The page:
A novel focuses on who really killed President John F. Kennedy and all the fiendish machinations behind the assassination.
This story’s heroes are Andrew St. James, code-named Pegasus, and, to a lesser extent, his protégé, Justin Scott, code name Orion. They are both, thankfully, incorruptible and very good at their secretive jobs. Maj. Gen. Mykel Alexei Zakharov, reckoned the second most powerful man in the KGB, has defected and will only meet with Pegasus. Thus begins O’Connor’s twisted tale. It turns out, that the Russian ambassador, Anatoly Dobrynin, had warned Vice President Lyndon B. Johnson that Kennedy was in grave danger—not from the Russians, mind you, but from the Chinese. That meeting is filmed though not made public. Then comes the key element of the plot. Through technical legerdemain, the KGB takes that film and other clips of Johnson and Dobrynin to piece together a work that clearly shows the vice president conspiring with the Russians to have Kennedy assassinated. It is a masterpiece of fakery that must never see the light of day. The race is on to expose it as bogus in a way that ordinary people will understand, rendering the blackmail worthless. The Russians have set a deadline for Johnson, now president, to disavow Israel completely, giving the Soviets carte blanche in the Middle East, or they will release the film to the public. This is not O’Connor’s first foray into political thriller territory. Hi chops are evident, from the crisp pace—each chapter title suggests urgent bulletins (“Washington, D.C.—May 12-13, 1972”)—to captivating details: “A rumpled figure heaved himself up and lumbered forward, his eyes riveted on St. James.” The author is also a keen historian of geopolitics and takes readers on a compelling tour of the world in the 1960s and ’70s: the Vietnam War, Soviet-Sino tensions, the ousting of Nikita S. Khrushchev, and the rise of Leonid Brezhnev. It’s all here with newsreel urgency. O’Connor is a very dependable dispenser of this addictive material.
A meticulously detailed, gripping tale that will especially appeal to political thriller fans.
“An absorbing and thought-provoking action-adventure” — Kirkus Reviews
“… A thoroughly wild ride, barreling through time with a compelling and immersive premise. - IndieReader
United States Air Force Major Dave Fleming has a job most men would die for. As one of three exchange fighter pilots chosen to fly with the premier US Navy strike squadron aboard America’s newest aircraft carrier, little does he know that his life is about to change forever!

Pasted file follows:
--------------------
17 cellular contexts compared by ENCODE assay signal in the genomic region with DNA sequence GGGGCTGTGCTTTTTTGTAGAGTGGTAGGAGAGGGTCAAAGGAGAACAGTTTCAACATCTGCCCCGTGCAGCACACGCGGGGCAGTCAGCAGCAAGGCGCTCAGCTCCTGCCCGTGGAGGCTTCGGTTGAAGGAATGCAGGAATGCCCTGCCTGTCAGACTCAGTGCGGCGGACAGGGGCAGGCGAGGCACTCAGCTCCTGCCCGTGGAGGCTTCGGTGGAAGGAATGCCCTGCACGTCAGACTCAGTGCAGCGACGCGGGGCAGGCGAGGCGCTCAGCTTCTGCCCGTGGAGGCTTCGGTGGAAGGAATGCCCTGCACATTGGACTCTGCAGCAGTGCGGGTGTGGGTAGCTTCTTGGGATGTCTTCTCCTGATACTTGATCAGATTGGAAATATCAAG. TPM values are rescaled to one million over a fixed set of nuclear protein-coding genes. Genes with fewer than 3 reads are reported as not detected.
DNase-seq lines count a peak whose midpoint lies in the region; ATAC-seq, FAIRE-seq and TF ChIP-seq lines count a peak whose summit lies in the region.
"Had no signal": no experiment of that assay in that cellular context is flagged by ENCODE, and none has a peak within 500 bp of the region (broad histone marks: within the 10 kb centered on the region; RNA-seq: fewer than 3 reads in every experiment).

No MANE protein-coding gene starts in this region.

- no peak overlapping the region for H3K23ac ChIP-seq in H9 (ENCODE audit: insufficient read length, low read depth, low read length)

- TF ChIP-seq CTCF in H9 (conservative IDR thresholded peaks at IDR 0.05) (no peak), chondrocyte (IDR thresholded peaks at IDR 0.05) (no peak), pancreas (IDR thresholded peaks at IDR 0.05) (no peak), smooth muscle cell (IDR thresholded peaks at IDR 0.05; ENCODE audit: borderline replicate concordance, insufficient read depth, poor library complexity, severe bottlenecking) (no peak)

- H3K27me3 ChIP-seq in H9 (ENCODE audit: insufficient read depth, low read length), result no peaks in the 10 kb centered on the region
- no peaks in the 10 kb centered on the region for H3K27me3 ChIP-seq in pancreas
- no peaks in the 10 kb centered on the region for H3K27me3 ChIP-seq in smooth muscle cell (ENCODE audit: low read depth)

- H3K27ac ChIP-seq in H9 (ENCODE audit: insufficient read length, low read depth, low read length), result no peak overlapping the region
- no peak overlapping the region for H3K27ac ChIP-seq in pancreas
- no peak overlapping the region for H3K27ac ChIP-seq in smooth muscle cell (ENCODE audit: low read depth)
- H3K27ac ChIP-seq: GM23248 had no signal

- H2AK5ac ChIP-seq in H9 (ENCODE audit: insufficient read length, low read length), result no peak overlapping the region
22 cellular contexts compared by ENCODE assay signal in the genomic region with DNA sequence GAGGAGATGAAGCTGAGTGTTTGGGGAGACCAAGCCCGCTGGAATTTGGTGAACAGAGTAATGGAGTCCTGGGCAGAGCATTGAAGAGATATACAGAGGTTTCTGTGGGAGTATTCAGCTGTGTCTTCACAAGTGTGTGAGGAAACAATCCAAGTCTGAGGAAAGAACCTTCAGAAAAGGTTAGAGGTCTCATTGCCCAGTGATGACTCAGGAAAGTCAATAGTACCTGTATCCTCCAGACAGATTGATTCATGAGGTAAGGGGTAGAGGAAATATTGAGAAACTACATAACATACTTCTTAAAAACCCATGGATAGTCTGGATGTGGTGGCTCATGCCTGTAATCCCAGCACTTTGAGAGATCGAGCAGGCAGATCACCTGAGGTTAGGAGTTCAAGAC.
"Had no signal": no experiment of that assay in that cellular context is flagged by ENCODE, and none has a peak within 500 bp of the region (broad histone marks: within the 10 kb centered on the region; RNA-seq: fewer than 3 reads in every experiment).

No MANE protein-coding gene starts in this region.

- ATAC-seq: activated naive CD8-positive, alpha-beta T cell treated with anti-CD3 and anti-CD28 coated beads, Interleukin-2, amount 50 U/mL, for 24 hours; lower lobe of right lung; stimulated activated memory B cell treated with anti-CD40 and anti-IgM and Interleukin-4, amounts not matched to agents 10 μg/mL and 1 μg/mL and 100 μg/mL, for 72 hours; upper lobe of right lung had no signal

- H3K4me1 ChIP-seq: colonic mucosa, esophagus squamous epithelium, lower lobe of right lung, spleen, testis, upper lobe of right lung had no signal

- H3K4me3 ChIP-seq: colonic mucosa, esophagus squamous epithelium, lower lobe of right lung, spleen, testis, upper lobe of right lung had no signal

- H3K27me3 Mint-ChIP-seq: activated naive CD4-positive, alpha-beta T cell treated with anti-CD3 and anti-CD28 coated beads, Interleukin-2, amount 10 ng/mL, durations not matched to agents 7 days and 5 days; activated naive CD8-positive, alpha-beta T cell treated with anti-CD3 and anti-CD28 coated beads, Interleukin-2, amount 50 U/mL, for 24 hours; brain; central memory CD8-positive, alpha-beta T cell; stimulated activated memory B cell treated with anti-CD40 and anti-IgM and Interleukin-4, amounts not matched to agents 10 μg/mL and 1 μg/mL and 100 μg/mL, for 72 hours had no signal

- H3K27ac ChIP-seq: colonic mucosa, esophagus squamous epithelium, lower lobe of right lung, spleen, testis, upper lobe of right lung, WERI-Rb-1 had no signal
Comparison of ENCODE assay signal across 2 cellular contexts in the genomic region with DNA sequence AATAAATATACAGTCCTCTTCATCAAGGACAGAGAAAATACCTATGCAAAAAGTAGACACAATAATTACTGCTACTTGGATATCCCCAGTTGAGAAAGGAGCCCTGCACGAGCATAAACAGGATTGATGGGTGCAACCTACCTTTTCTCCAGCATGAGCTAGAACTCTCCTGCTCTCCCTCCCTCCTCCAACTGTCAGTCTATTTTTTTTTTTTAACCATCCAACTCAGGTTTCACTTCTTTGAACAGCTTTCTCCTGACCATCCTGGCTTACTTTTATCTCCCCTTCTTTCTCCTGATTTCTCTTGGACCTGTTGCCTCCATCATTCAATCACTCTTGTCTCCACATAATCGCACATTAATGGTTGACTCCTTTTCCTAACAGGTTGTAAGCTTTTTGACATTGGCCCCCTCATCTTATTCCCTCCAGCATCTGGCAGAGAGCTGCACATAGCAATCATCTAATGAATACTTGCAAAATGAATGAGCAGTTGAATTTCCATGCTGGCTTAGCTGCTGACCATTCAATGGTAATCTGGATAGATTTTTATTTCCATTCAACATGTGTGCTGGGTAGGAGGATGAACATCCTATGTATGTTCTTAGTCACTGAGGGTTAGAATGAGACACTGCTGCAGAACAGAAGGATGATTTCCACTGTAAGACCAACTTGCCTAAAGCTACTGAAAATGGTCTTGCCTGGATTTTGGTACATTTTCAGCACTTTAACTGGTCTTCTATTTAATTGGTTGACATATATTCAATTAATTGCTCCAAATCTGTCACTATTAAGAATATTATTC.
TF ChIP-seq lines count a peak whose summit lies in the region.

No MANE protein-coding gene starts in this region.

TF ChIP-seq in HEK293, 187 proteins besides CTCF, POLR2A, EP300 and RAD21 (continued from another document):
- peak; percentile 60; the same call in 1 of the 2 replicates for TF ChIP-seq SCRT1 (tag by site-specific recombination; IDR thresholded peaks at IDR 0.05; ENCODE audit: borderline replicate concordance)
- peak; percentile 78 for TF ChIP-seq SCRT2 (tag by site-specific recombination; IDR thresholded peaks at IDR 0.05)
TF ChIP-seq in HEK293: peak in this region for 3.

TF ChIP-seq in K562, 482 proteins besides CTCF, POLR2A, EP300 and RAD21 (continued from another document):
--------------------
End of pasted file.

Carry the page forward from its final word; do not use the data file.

Point Option is a thriller that unfolds over a tense, six-day period aboard a carrier on patrol with its Strike Group in the Mediterranean Sea. Suddenly, and without warning, Fleming’s hyper-dangerous world of flying off a pitching deck turns into his worst nightmare.
Point Option is jam-packed with more twists and turns than an out-of-control fighter jet; a world where Major Fleming finds himself an unwitting passenger on a supersonic ride into the unknown – a place where even angels fear to tread. The odds for his survival are bleak, and any hope for a return will challenge all of the finely honed skills he can muster. It’s now become a matter of time, and time is the one commodity he is fast running out of!
"A naval shakedown cruise goes awry after encountering a time portal in this near-future military thriller...Time is of the essence. ln his latest thriller, O'Connor-a retired Air Force colonel-provides well-written, well-researched verisimilitude... An absorbing and thought-provoking action-adventure – Kirkus Reviews
POINT OPTION is a high-stakes military thriller with an added dash of science-fiction... Blending the suspense of a military thriller and a dash of fantastical science-fiction, author Ian A. O’Connor writes with the clear precision befitting someone with military experience. Concise prose adds to the novel’s brisk pace... For a trope that gets as much use as time travel does, POINT OPTION offers something a little different–the effects on the crew are fascinating; just skirting the wrong edge of the timelines gives a glimpse of the high stakes at play. - IndieReader
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Ian A. O’Connor is a retired Air Force colonel who has held several senior military leadership positions in the field of national security management. His first novel, The Twilight of the Day, was a military-themed thriller which received high praise in the Military Times Newspaper for its realism, and chilling story line. The book won a coveted Bronze Medal award by the Military Writers Society of America.
He is the co-author of SCRAPPY: A Memoir of a U.S. Fighter Pilot, published by McFarland & Company in April 2008 to international rave reviews.
Ian is also the author of the Justin Scott thrillers --The Seventh Seal, and The Barbarossa Covenant.
Author homepage photo by: David Rosenstein
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